Orozco Cardona v. United States of America

Filing 41

ORDER granting in part and denying in part 22 Motion for Partial Summary Judgment; finding as moot 32 Motion to Strike. The Court GRANTS IN PART the United States' motion for partial summary judgment to the extent that Cardona's claim s are predicated on conduct occurring in 2005 and on Cardona's arrest in 2014 because his arrest arises directly from the United States decision to reinstate removal. (Doc. No. 22.) In all other respects, the United States' motion is DENIED. Because the documents Cardona seeks to strike play no role in the Court's analysis, the Court DENIES AS MOOT that motion in its entirety. (Doc. No. 32.). Signed by Judge Anthony J. Battaglia on 8/4/2017. (acc)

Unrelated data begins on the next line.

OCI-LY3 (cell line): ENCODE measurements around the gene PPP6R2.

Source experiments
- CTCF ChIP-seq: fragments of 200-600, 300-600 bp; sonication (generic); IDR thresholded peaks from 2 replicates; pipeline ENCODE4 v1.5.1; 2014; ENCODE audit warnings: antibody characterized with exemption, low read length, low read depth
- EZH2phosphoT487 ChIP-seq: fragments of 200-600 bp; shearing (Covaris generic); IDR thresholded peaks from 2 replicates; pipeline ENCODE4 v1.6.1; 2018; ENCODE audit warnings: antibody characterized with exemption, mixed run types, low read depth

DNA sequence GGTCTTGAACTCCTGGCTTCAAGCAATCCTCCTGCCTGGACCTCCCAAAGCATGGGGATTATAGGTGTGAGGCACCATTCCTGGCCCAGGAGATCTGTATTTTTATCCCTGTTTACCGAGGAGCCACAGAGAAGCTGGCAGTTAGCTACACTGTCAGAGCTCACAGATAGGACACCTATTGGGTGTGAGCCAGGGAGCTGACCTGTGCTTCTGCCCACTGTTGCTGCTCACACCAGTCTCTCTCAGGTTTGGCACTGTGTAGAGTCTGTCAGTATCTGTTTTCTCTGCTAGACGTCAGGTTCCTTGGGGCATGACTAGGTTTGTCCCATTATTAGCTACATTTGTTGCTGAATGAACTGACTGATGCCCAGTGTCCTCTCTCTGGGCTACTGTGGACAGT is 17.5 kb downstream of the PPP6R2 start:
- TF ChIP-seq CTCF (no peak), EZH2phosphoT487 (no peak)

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1 2 3 4 5 6 7 8 UNITED STATES DISTRICT COURT 9 SOUTHERN DISTRICT OF CALIFORNIA 10 11 Ernesto Orozco Cardona, Case No.: 16-CV-0546-AJB-BGS Plaintiff, 12 13 14 ORDER: v. United States of America, 15 (1) GRANTING IN PART AND DENYING IN PART THE UNITED STATES’ MOTION FOR PARTIAL SUMMARY JUDGMENT, (Doc. No. 22); and Defendant. 16 17 (2) DENYING AS MOOT PLAINTIFF’S MOTION TO STRIKE, (Doc. No. 32) 18 19 20 21 22 Presently before the Court is Defendant United States of America’s (“United 23 States”) motion for partial summary judgment, (Doc. No. 22), and Plaintiff Ernesto Orozco 24 Cardona’s (“Cardona”) motion to strike documents attached to the United States’ reply in 25 support of its summary judgment motion, (Doc. No. 32). Both motions are fully briefed. 26 (Doc. Nos. 29, 30, 37, 38.) Having reviewed the parties’ moving papers in light of 27 controlling authority, the Court finds the material suitable for decision without oral 28 argument pursuant to Local Civil Rule 7.1.d.1. For the reasons set forth below, the Court 1 16-CV-0546-AJB-BGS 1 GRANTS IN PART AND DENIES IN PART the United States’ motion and DENIES 2 AS MOOT Cardona’s motion. 3 BACKGROUND 4 This dispute arises from Cardona’s allegedly wrongful arrest and deportation. 5 Cardona, who is a lawful permanent resident of the United States, lost his wallet in 1994. 6 (Doc. No. 1 ¶ 12.)1 His wallet contained his social security card, driver license, and lawful 7 permanent resident card (“green card”). (Id.) Unfortunately, whoever found his wallet used 8 its contents to steal Cardona’s identity, evidenced by Cardona’s receipt of traffic citations 9 for violations he did not commit and notices from the Social Security Administration and 10 Internal Revenue Service concerning information that was not his own. (Id. ¶ 14.) 11 In 2005, Cardona attempted to renew his green card at the U.S. Citizenship and 12 Immigration Service (“USCIS”) office in Chula Vista, but was notified there were three 13 deportation orders under his alien number. (Id. ¶ 17.) Cardona provided Immigration and 14 Customs Enforcement (“ICE”) Agent Marisa Flores with evidence of the identity theft. 15 (Doc. No. 22-3 at 4.) She also took his picture and fingerprints. (Id.) She informed Cardona 16 that the information would be submitted to the Federal Bureau of Investigation (“FBI”), 17 which would contact him in thirty days. (Id.) He never received information from either 18 the FBI or Flores, although he followed up with her on three separate occasions. (Doc. No. 19 1 ¶ 19; Doc. No. 22-3 at 5.) He was also never issued a new green card. (Doc. No. 1 ¶ 21.) 20 On March 10, 2014, ICE agents entered the private property on which Cardona and 21 his family reside. (Doc. No. 1 ¶ 26.) Because of the early hour, the agents proceeded up the 22 driveway using flashlights. (Id. ¶ 27.) From the guesthouse, Cardona’s home, Cardona saw 23 the flashlights and thought there were intruders on the property. (Id. ¶ 28.) Cardona and his 24 wife went outside to investigate. (Id. ¶ 29.) Three agents approached Cardona, and upon 25 identifying himself, they arrested him, stating they had a deportation order against him. (Id. 26 27 28 1 The Court cites to the blue CM/ECF-generated document and page numbers located at the top of each page. 2 16-CV-0546-AJB-BGS 1 ¶¶ 30–31.) He was taken to a detention center and was subsequently deported later that 2 day. (Id. ¶ 52.) 3 The following day, on March 11, 2014, Cardona’s wife retained an attorney, and 4 after extensive communications between his attorney and the Chief Counsel for ICE, it was 5 discovered that no forensic analysis of Cardona’s fingerprints and the other prints on file 6 was conducted. (Id. ¶¶ 55, 58.) Upon a proper analysis, it was determined that the prints 7 were not a match. (Id. ¶ 58.) As a result, the Department of Homeland Security advised 8 Cardona’s attorney to inform Cardona to present himself at the San Ysidro port of entry. 9 (Id. ¶ 59.) On March 14, 2014, Cardona did so, and he was transported to the ICE office in 10 downtown San Diego. (Id. ¶ 60.) 11 Cardona instituted this action on March 3, 2016, bringing claims for false arrest and 12 imprisonment, negligence, and intentional infliction of emotional distress. (Doc. No. 1.) 13 On April 24, 2017, the United States filed the instant motion for partial summary judgment. 14 (Doc. No. 22.) Cardona filed an opposition, (Doc. No. 29), and the United States replied, 15 (Doc. No. 30). Thereafter, on July 6, 2017, Cardona filed a motion to strike certain 16 documents attached to the United States’ reply. (Doc. No. 32.) That motion is also fully 17 briefed. (Doc. Nos. 37, 38.) This order follows. 18 LEGAL STANDARD 19 Summary judgment is appropriate under Rule 562 if the moving party demonstrates 20 the absence of a genuine issue of material fact and entitlement to judgment as a matter of 21 law. Celotex Corp. v. Catrett, 477 U.S. 317, 322 (1986). A fact is material when, under the 22 governing substantive law, it could affect the outcome of the case. Anderson v. Liberty 23 Lobby, Inc., 477 U.S. 242, 248 (1986). A dispute is genuine if a reasonable jury could 24 return a verdict for the nonmoving party. Id. 25 A party seeking summary judgment bears the initial burden of establishing the 26 absence of a genuine issue of material fact. Celotex Corp., 477 U.S. at 323. The moving 27 28 2 All references to “Rules” are to the Federal Rules of Civil Procedure. 3 16-CV-0546-AJB-BGS 1 party can satisfy this burden in two ways: (1) by presenting evidence that negates an 2 essential element of the nonmoving party’s case; or (2) by demonstrating the nonmoving 3 party failed to establish an essential element of the nonmoving party’s case on which the 4 nonmoving party bears the burden of proving at trial. Id. at 322–23. 5 If the moving party carries its initial burden, the burden of production shifts to the 6 nonmoving party to set forth facts showing a genuine issue of a disputed fact remains. Id. 7 at 330. When ruling on a summary judgment motion, the court must view all inferences 8 drawn from the underlying facts in the light most favorable to the nonmoving party. 9 Matsushita Elec. Indus. Co. v. Zenith Radio Corp., 475 U.S. 574, 587 (1986). 10 DISCUSSION 11 The United States argues Cardona cannot maintain FTCA claims that are predicated 12 on allegedly wrongful acts related to the processing of his green card or USCIS’s failure to 13 investigate his report of identity theft. (Doc. No. 22-1 at 13–17.) The United States further 14 asserts Cardona cannot recover under the FTCA for the arrest, detention, and deportation 15 done to effectuate his removal. (Id. at 17–22.)3 16 I. 17 The United States argues that Cardona cannot maintain FTCA claims that are based 18 19 20 21 Whether Cardona can maintain FTCA claims based on the processing of his green card or USCIS’s failure to investigate his report of identity theft. on the processing of his green card or USCIS’s failure to investigate his report of identity theft because the FTCA’s statute of limitations bars any claims based on USCIS’s alleged negligence in processing Cardona’s green card and investigating his report of identity theft. 22 23 24 25 26 27 28 Cardona argues that the United States’ motion should be denied in its entirety because it is untimely. (Doc. No. 29 at 11.) Not so. Rule 56(b) provides that a motion for summary judgment may be brought at any time until thirty days after fact discovery has closed “[u]nless a different time is set by local rule or the court orders otherwise[.]” In this case, Magistrate Judge Skomal issued a scheduling order that required all dispositive motions be filed on or before April 24, 2017. (Doc. No. 15 at 3 ¶ 7.) The United States filed the instant motion on that date. (Doc. No. 22.) Accordingly, the United States’ motion is timely under the scheduling order and Rule 56(b). 3 4 16-CV-0546-AJB-BGS 1 (Doc. No. 22-1 at 14–17.) Cardona retorts that the continuing violation and equitable 2 tolling doctrines render his lawsuit timely. (Doc. No. 29 at 18–20.)4 3 Under the FTCA, a tort claim against the United States is barred unless it is presented 4 in writing to the appropriate federal agency “within two years after such claim accrues.” 5 28 U.S.C. § 2401(b); Dyniewicz v. United States, 742 F.2d 484, 485 (9th Cir. 1984). A 6 claim “accrues” when the plaintiff knows, or has reason to know, of both the existence and 7 the cause of his injury. See United States v. Kubrick, 444 U.S. 111, 119–22 (1979); Hensley 8 v. United States, 531 F.3d 1052, 1056 (9th Cir. 2008). 9 Under the continuing violation doctrine, “repeated instances or continuing acts of 10 the same nature, as for instance, repeated acts of sexual harassment or repeated 11 discriminatory employment practices[,]” toll the accrual of a claim until the last unlawful 12 act. Nesovic v. United States, 71 F.3d 776, 778 (9th Cir. 1995) (quoting Sisseton-Wahpeton 13 Sioux Tribe v. United States, 895 F.2d 558, 597 (9th Cir. 1990)). However, the doctrine 14 applies only where there are continual unlawful acts as opposed to continual ill effects from 15 the original act. Ward v. Caulk, 650 F.2d 1144, 1147 (9th Cir. 1981). 16 Cardona argues that the continuing violation doctrine applies because “[t]he failure 17 to initiate an investigation [and] notate the file of the identity theft[] are not unrelated 18 discreet acts.” (Doc. No. 29 at 19.) Rather, he asserts “[t]hese acts are sufficiently linked 19 to the unlawful tortious conduct by the Defendant on March 10, 2014 and thus constitutes 20 a continuing violation on behalf of the Defendant.” (Id.) Cardona misconstrues the scope 21 of the doctrine. Unlike a situation where an employee is subjected to multiple discrete 22 instances of sexual harassment—a situation where the doctrine does apply, Nesovic, 71 23 F.3d at 778—the instant case is more appropriately characterized as continual ill effects. 24 25 26 27 28 4 The United States also argues that the allegations of government wrongdoing lack the private person analog required by the FTCA, and the United States has not waived sovereign immunity for claims based on misrepresentation. (Doc. No. 22-1 at 13–15.) Because the Court agrees that Cardona’s claims are time barred to the extent he seeks redress for the conduct that occurred in 2005, the Court does not reach these arguments. 5 16-CV-0546-AJB-BGS 1 The Ninth Circuit’s decision in Ward v. Caulk, 650 F.2d 1144 (9th Cir. 1981), is 2 illustrative. There, the plaintiff, Ward, sued for the defendants’ failure to promote him in 3 May 1975. Id. at 1146. In his complaint to the Equal Employment Opportunity 4 Commission (“EEOC”) in June 1977, Ward asserted that this failure was a discriminatory 5 action. Id. The district court dismissed the complaint as untimely. Id. He amended the 6 complaint, asserting that in April 1977, the defendant stated that had he known Ward was 7 applying for another job with the County, he would have made sure Ward did not get the 8 job. Id. The district court dismissed the complaint again. Id. On appeal, Ward contended 9 he alleged a continuing violation, asserting the defendant’s statement in April 1977 10 demonstrated “the ongoing nature of the violation.” Id. at 1146–47. The Ninth Circuit 11 readily rejected this contention: “Ward’s reasoning is incorrect. A continuing violation is 12 occasioned by continual unlawful acts, not by continual ill effects from an original 13 violation. Hence, continuing non-employment resulting from an original action is not a 14 continuing violation.” Id. at 1147 (citing Collins v. United Airlines, Inc., 514 F.2d 594, 596 15 (9th Cir. 1975)). 16 Here, the government actors’ failure to provide Cardona with a new green card or 17 investigate his complaint of identity theft is “linked,” as Cardona contends, to his 2014 18 deportation. (Doc. No. 29 at 19.) But, contrary to Cardona’s position, the two sets of 19 conduct are linked by virtue of the latter being a continual effect of the former. Similar to 20 Ward, “continuing [deportability] resulting from an original action is not a continuing 21 violation.” 650 F.2d at 1147. As such, the continuing violation doctrine does not render 22 timely this lawsuit to the extent it is predicated on the conduct that occurred in 2005. See 23 Walker v. United States, No. 1:02-cv-05801-AWI-GSA-PC, 2009 WL 3011626, at *1, *4 24 (E.D. Cal. Sept. 17, 2009) (noting the continual violation doctrine did not apply where the 25 plaintiff was transferred to a facility and contracted Valley Fever outside the limitations 26 period even though he still suffered injuries as a result of the transfer). 27 Equally unpersuasive is Cardona’s assertion that equitable tolling applies. It is 28 undisputed that the FTCA’s statute of limitations is nonjurisdictional in nature and may be 6 16-CV-0546-AJB-BGS 1 equitably tolled. See generally United States v. Kwai Fun Wong, 135 S. Ct. 1625 (2015). 2 Although Cardona identifies equitable tolling as applicable to the instant matter, he neither 3 identifies the test nor explains how he satisfies it. (Doc. No. 29 at 19–20.) 4 “[L]ong-settled equitable-tolling principles” instruct that “‘[g]enerally, a litigant 5 seeking equitable tolling bears the burden of establishing two elements: (1) that he has been 6 pursuing his rights diligently, and (2) that some extraordinary circumstances stood in his 7 way.’” Credit Suisse Secs. LLC v. Simmonds, 566 U.S. 221, 227 (2012) (quoting Pace v. 8 DiGuglielmo, 544 U.S. 408, 418 (2005)) (emphasis omitted). The party seeking equitable 9 tolling “bears a heavy burden to show that []he is entitled to equitable tolling, ‘lest the 10 exceptions swallow the rule[.]’” Rudin v. Myles, 781 F.3d 1043, 1055 (9th Cir. 2014) 11 (quoting Bills v. Clark, 628 F.3d 1092, 1097 (9th Cir. 2010)). The Supreme Court has 12 instructed that the equitable tolling doctrine is “to be applied sparingly.” Nat’l R.R. 13 Passenger Corp. v. Morgan, 536 U.S. 101, 113 (2002). 14 The first “diligence prong [] covers those affairs within the litigant’s control[.]” 15 Menominee Indian Tribe v. United States, 136 S. Ct. 750, 756 (2016). The diligence 16 element applies to prevent equitable tolling “when a litigant was responsible for its own 17 delay.” Id. (emphasis omitted). “The standard for reasonable diligence does not require an 18 overzealous or extreme pursuit of any and every avenue of relief. It requires the effort that 19 a reasonable person might be expected to deliver under his or her particular circumstances.” 20 Doe v. Busby, 661 F.3d 1001, 1015 (9th Cir. 2011). The Ninth Circuit has held that 21 “[c]entral to the analysis is whether the plaintiff was ‘without any fault’ in pursuing his 22 claim.” Kwai Fun Wong v. Beebe, 732 F.3d 1030, 1052 (9th Cir. 2013) (citation omitted). 23 The second prong requires the party seeking equitable tolling to establish “that some 24 extraordinary circumstance stood in his way and prevented timely filing” of his claims. 25 Menominee Indian Tribe, 136 S. Ct. at 755 (citation omitted). This element “is meant to 26 cover matters outside” of the litigant’s “control.” Id. at 756. This prong may be satisfied 27 by, for example, demonstrating “[t]he Supreme Court’s subsequent overruling of [] 28 controlling precedent” that a litigant relied on in delaying the filing of an action in federal 7 16-CV-0546-AJB-BGS 1 court. Harris v. Carter, 515 F.3d 1051, 1057 (9th Cir. 2008). In opposing the United States’ summary judgment motion, Cardona’s argument that 2 3 equitable tolling applies states, in full, the following: 4 6 [C]laims under the FTCA are subject to tolling. Should the Court find that the continuing violations [sic] does not apply, the Plaintiff [sic] claims should nonetheless be tolled to the time he discovered his injury, which was on March 10, 2014, on equitable grounds. 7 (Doc. No. 29 at 20.) It should go without saying that Cardona has failed to carry his heavy 8 burden. The record indicates that in 2005, after attempting to renew his green card and 9 providing Flores with his evidence of identity theft, Cardona followed up with Flores on 10 three separate occasions until she told him to stop contacting her. (Doc. No. 1 ¶ 19.) 11 However, he does not indicate that he did anything else to pursue his claim of identity theft. 12 This inaction does not demonstrate diligence. Likewise, Cardona does not identify any 13 extraordinary circumstances that prevented him from timely filing suit on the 2005 14 conduct. While he asserts he did not discover his injury until the day he was taken into ICE 15 custody, this representation is belied by the complaint itself. Cardona was clearly aware 16 that no action had been taken to resolve his residence status and identity theft situation 17 given that he was refused unemployment benefits in 2006 after he was laid off because his 18 green card was expired and the deportation orders showed up on his record. (Id. ¶ 22.) As 19 such, Cardona has failed to establish the existence of a genuine issue of material fact as to 20 equitable tolling’s applicability. 5 21 For all these reasons, the Court finds that Cardona’s claims are time barred to the 22 extent he predicates his causes of action on the processing of his green card or USCIS’s 23 failure to investigate his report of identity theft back in 2005. 24 II. 25 26 27 28 Whether Cardona can maintain FTCA claims based on his arrest, detention, and deportation. The United States argues that Cardona cannot maintain his FTCA claims to the extent they are predicated on his arrest, detention, and deportation done to effectuate his removal because (1) 8 U.S.C. § 1252(g) strips the Court of subject matter jurisdiction to 8 16-CV-0546-AJB-BGS 1 entertain such suits; and (2) the United States is entitled to absolute prosecutorial immunity. 2 (Doc. No. 22-1 at 17–22.) Cardona responds that § 1252(g)’s prohibition does not apply to 3 this case because the statute applies only to discretionary decisions involving the 4 commencement of proceedings, adjudication of cases, or execution of removal orders. 5 (Doc. No. 29 at 20–22.) Because the immigration officials were required to undertake a 6 fingerprint analysis, Cardona reasons that § 1252(g) does not strip the Court of subject 7 matter jurisdiction over his lawsuit. (Id. at 17, 20–22.) The United States responds that the 8 Fifth and Tenth Circuits have squarely rejected this argument, and many decisions from 9 the Ninth Circuit and its district courts necessarily assume that § 1252(g) applies to any 10 case involving the commencement of proceedings, adjudication of cases, or execution of 11 removal orders, even if immigration officials neglected to follow duties imposed by statute. 12 (Doc. No. 30 at 2–7.)5 13 8 U.S.C. § 1252(g) provides, in pertinent part, “[N]o court shall have jurisdiction to 14 hear any cause or claim by or on behalf of any alien arising from the decision or action by 15 the Attorney General to commence proceedings, adjudicate cases, or execute removal 16 orders against any alien under this chapter.” As the Supreme Court explained, “[Section 17 1252(g)] applies only to three discrete actions that the Attorney General may take: her 18 ‘decision or action’ to ‘commence proceedings, adjudicate cases, or execute removal 19 orders.’” Reno v. Am.-Arab Anti-Discrimination Comm., 525 U.S. 471, 482 (1999) 20 (quoting 8 U.S.C. § 1252(g)). Claims “arise from” one of the three enumerated decisions 21 when they are “connected directly and immediately with a ‘decision or action by the 22 Attorney General to commence proceedings, adjudicate cases, or execute removal orders.’” 23 Humphries v. Various Fed. USINS Emps., 164 F.3d 936, 943 (5th Cir. 1999). 24 25 26 27 28 5 The United States also asserts § 1252(g) reaches not only formal administrative proceedings but also “removal procedures initiated and executed by immigration officers without review by an immigration judge.” (Doc. No. 22-1 at 18.) Cardona does not dispute the United States’ understanding of Ninth Circuit case law that stands for this proposition; accordingly, the Court does not address this contention. 9 16-CV-0546-AJB-BGS 1 To the extent Cardona seeks redress for his arrest, that action falls squarely within 2 the confines of § 1252(g) because it is directly connected with the decision to execute the 3 reinstatement of removal. See Sissoko v. Rocha, 509 F.3d 947, 949 (9th Cir. 2007) (finding 4 § 1252(g) barred false arrest claim for money damages, alleging that immigration official 5 wrongfully took plaintiff into custody, because plaintiff’s claim “arose from [the official’s] 6 decision to commence expedited removal proceedings”)6; Alcaraz v. United States, No. C– 7 13–511 MMC, 2013 WL 4647560, at *2 (N.D. Cal. Aug. 29, 2013) (dismissing claim for 8 lack of subject matter jurisdiction where plaintiff challenged execution of removal order 9 that violated mandatory stay, finding claim fell squarely within meaning of § 1252(g)). 10 However, Cardona’s lawsuit is also predicated on the immigration officials’ failure to 11 follow the procedure set forth in 8 C.F.R. § 241.8(a)(2). That section requires immigration 12 officials to undertake a fingerprint analysis prior to deporting an individual in disputed 13 cases: 14 In establishing whether an alien is subject to [removal by reinstatement of a prior removal order], the immigration officer shall determine the following: . . . The identity of the alien, i.e., whether the alien is in fact an alien who was previously removed, or who departed voluntarily while under an order of exclusion, deportation, or removal. In disputed cases, verification of identity shall be accomplished by a comparison of fingerprints between those of the previously excluded, deported, or removed alien contained in Service records and those of the subject alien. In the absence of fingerprints in a disputed case the alien shall not be removed pursuant to this paragraph. 15 16 17 18 19 20 21 22 23 8 C.F.R. § 241.8(a)(2). Here, it is undisputed that Cardona asserted he was not the person who was the subject of the removal order. (See Doc. No. 22-3 at 30, 38.) It is further undisputed that the immigration officials performed a fingerprint analysis only after deporting Cardona. (See id. at 34; see also Doc. No. 1 ¶ 58.) This conduct clearly violated 24 the statute, which unambiguously provides that where an alien’s identity is disputed and a 25 fingerprint comparison is not conducted, “the alien shall not be removed . . . .” 8 C.F.R. § 26 27 28 For a full recitation of this case’s background, see Sissoko v. Rocha, 440 F.3d 1145 (9th Cir. 2006). 6 10 16-CV-0546-AJB-BGS 1 241.8(a)(2) (emphasis added). 2 The United States cites to a plethora of district court cases that have found § 1252(g) 3 applies “even in cases of detentions or deportations being performed contrary to statute or 4 regulation, or otherwise erroneously.” (Doc. No. 22-1 at 19.) However, the United States 5 ignores a significant difference between the proffered cases and the instant case: Those 6 cases all involved challenges to one of the three discrete decisions enumerated in the statute 7 or conduct arising from those decisions.7 As such, the Court finds the cases cited 8 distinguishable and unpersuasive. 9 This conclusion is in keeping with the Supreme Court’s admonition that § 1252(g) 10 is narrowly construed to apply only to the three discrete actions enumerated in the statute 11 itself. See Reno, 525 U.S. at 482. The Supreme Court observed, 12 There are of course many other decisions or actions that may be part of the deportation process—such as the decisions to open an investigation, to surveil the suspected violator, to reschedule the deportation hearing, to include various provisions in the final order that is the product of the adjudication, and to refuse reconsideration of that order. 13 14 15 17 It is implausible that the mention of three discrete events along the road to deportation was a shorthand way of referring to all claims arising from deportation proceedings. 18 Id. Simply stated, the facts of this case take the bulk of Cardona’s claims outside the scope 19 of § 1252(g). On this ground, the Court rejects the United States’ argument that § 1252(g) 20 bars Cardona’s lawsuit to the extent it is predicated on the immigration officials’ failure to 21 conduct a fingerprint analysis and the damages that flowed therefrom, including Cardona’s 22 deportation. See United States v. Hovsepian, 359 F.3d 1144, 1155–56 (9th Cir. 2004) (en 16 23 24 25 26 27 28 7 See, e.g., Hodgson v. United States, No. SA:13–CV–702, 2014 WL 4161777, at *8 (W.D. Tex. Aug. 19, 2014) (decision to commence proceedings); Kareva v. United States, 9 F. Supp. 3d 838, 844–45 (S.D. Ohio Mar. 27, 2014) (decision to execute removal order); Alcaraz, 2013 WL 4647560, at *2 (decision to execute removal order); Nakamura v. United States, No. 10–CV–2797 (FB)(RML), 2012 WL 1605055, at *5 (E.D.N.Y. May 8, 2012) (decision to commence proceedings). 11 16-CV-0546-AJB-BGS 1 banc) (“[Section 1252(g)] does not bar the injunction proceeding here [] because the 2 gravamen of Hovsepian’s claim does not arise from the Attorney General’s decision or 3 action to commence proceedings, adjudicate cases, or execute removal orders.”); Avalos- 4 Palma v. United States, No. 13-5481(FLW), 2014 WL 3524758, at *6–8 (D.N.J. July 16, 5 2014) (finding § 1252(g) did not bar plaintiff’s FTCA claims, which arose “from ICE’s 6 failure to abide by the [mandatory] stay, not from the execution of his removal order”); 7 Turnbull v. United States, No. 1:06cv858, 2007 WL 2153279, at *4–5 (N.D. Ohio July 23, 8 2007) (“[T]he focus of the present lawsuit is the damages that flowed from defendants’ 9 refusal to abide by the stay order issued in the habeas proceeding and the forced deportation 10 that followed. Because plaintiff’s action does not arise from defendants’ original decision 11 to execute a removal order, § 1252(g) does not rob this Court of subject matter 12 jurisdiction.”). 13 The United States also argues it is immune from suit on the basis of absolute 14 prosecutorial immunity. (Doc. No. 22-1 at 20–22; Doc. No. 30 at 7–8.) Prosecutors are 15 absolutely immune from civil suits for damages that challenge activities related to the 16 initiation and presentation of criminal prosecutions. Imbler v. Pachtman, 424 U.S. 409, 422 17 (1976). “[A]gency officials performing certain functions analogous to those of a prosecutor 18 should be able to claim absolute immunity with respect to such acts[,]” including “[t]he 19 decision to initiate administrative proceedings against an individual . . . .” Butz v. 20 Economou, 438 U.S. 478, 515–16 (1978). Whether prosecutorial immunity extends to 21 agency officials turns on whether “the functions of prosecutors and [officials] are the 22 same”; if they are, “the immunity that protects them is also the same.” Buckley v. 23 Fitzsimmons, 509 U.S. 259, 276 (1993). “[T]he official seeking absolute immunity bears 24 the burden of showing that such immunity is justified for the function in question.” Burns 25 v. Reed, 500 U.S. 478, 486 (1991). 26 The Court finds that the United States is immune from suit to the extent that 27 Cardona’s claims are predicated on the decision to institute removal proceedings. This 28 action falls squarely within the doctrine’s ambit. Butz, 438 U.S. at 515–16. However, to 12 16-CV-0546-AJB-BGS 1 the extent the United States asserts it is absolutely immune from Cardona’s claims as they 2 are predicated on the failure to conduct a fingerprint analysis prior to deporting him, that 3 argument is not well taken. The doctrine of absolute prosecutorial immunity is couched in 4 terms of protecting an official’s exercise of discretion. See Butz, 438 U.S. at 515 5 (explaining that absolute immunity is necessary because “[t]he discretion which executive 6 officials exercise with respect to the initiation of administrative proceedings might be 7 distorted if their immunity from damages arising from that decision was less than 8 complete”); Meyers v. Contra Costa Cty. Dep’t of Soc. Servs., 812 F.2d 1154, 1156 (9th 9 Cir. 1987) (“prosecutorial immunity derives from a need for the exercise of independent 10 judgment in the conduct of public duties”). 11 That Ted Yamada, an attorney with the Office of Chief Counsel, made the final 12 decision to deport Cardona does not suddenly shield the United States with absolute 13 immunity as to all elements of Cardona’s claims. (Doc. No. 22-3 at 33–35, 37–38.) The 14 Supreme Court has been “quite sparing” in its recognition of absolute immunity and has 15 refused to extend the doctrine any further than its justification warrants. Burns, 500 U.S. at 16 487. Accordingly, absolute immunity does not extend to providing legal advice to police 17 that probable cause exists to arrest a suspect. Id. at 496. Here, Yamada advised the ICE 18 officers that Cardona “is the guy” and to “[g]o ahead and remove him.” (Doc. No. 22-3 at 19 38.) The Court finds this advice is comparable to that of a prosecutor advising police that 20 probable cause exists to arrest. 21 Yamada and the ICE officers had no discretion to forego a fingerprint analysis prior 22 to deporting Cardona; rather, 8 C.F.R. § 241.8(a)(2) required them to do so. As such, 23 holding the United States civilly accountable for violating that mandate raises none of the 24 concerns the Supreme Court voiced when it extended absolute prosecutorial immunity to 25 agency officials performing functions analogous to that of a criminal prosecutor. Under the 26 circumstances of this case, there was no need “for the exercise of independent judgment.” 27 Meyers, 812 F.2d at 1156. Indeed, “[a]lthough the absence of absolute immunity for the 28 act of giving legal advice may cause prosecutors to consider their advice more carefully, 13 16-CV-0546-AJB-BGS 1 ‘[w]here an official could be expected to know that his conduct would violate statutory or 2 constitutional rights, he should be made to hesitate.’” Burns, 500 U.S. at 495 (quoting 3 Mitchell v. Forsyth, 472 U.S. 511, 524 (1985)). Accordingly, the United States is not 4 immune from Cardona’s lawsuit to the extent it is predicated on the failure to conduct a 5 fingerprint analysis and all the damages flowing therefrom, including his deportation.8 6 CONCLUSION 7 Based on the foregoing, the Court GRANTS IN PART the United States’ motion 8 for partial summary judgment to the extent that Cardona’s claims are predicated on conduct 9 occurring in 2005 and on Cardona’s arrest in 2014 because his arrest arises directly from 10 the United States’ decision to reinstate removal. (Doc. No. 22.) In all other respects, the 11 United States’ motion is DENIED. Because the documents Cardona seeks to strike play 12 no role in the Court’s analysis, the Court DENIES AS MOOT that motion in its entirety. 13 (Doc. No. 32.) 14 15 IT IS SO ORDERED. 16 Dated: August 4, 2017 17 18 19 20 21 22 23 24 25 26 27 28 8 Cardona asks the Court to strike the immigration arrest warrant dated February 20, 2014, and Joseph Ferma’s declaration discussing this warrant. (Doc. No. 32.) Cardona asserts these documents “go[] to the core” of the United States’ summary judgment motion because “whether a lawful arrest was made by [the United States] does have bearing [sic] on whether [the United States] can assert prosecutorial immunity[.]” (Id. at 32-1 at 9; Doc. No. 38 at 3–4.) Because the Court finds it lacks subject matter jurisdiction pursuant to 8 U.S.C. § 1252(g) over Cardona’s claims to the extent they are predicated on his arrest, because these documents are not necessary to that conclusion, and because the Court has found the United States is largely not entitled to prosecutorial immunity, the Court DENIES Cardona’s motion to strike AS MOOT. (Doc. No. 32.) 14 16-CV-0546-AJB-BGS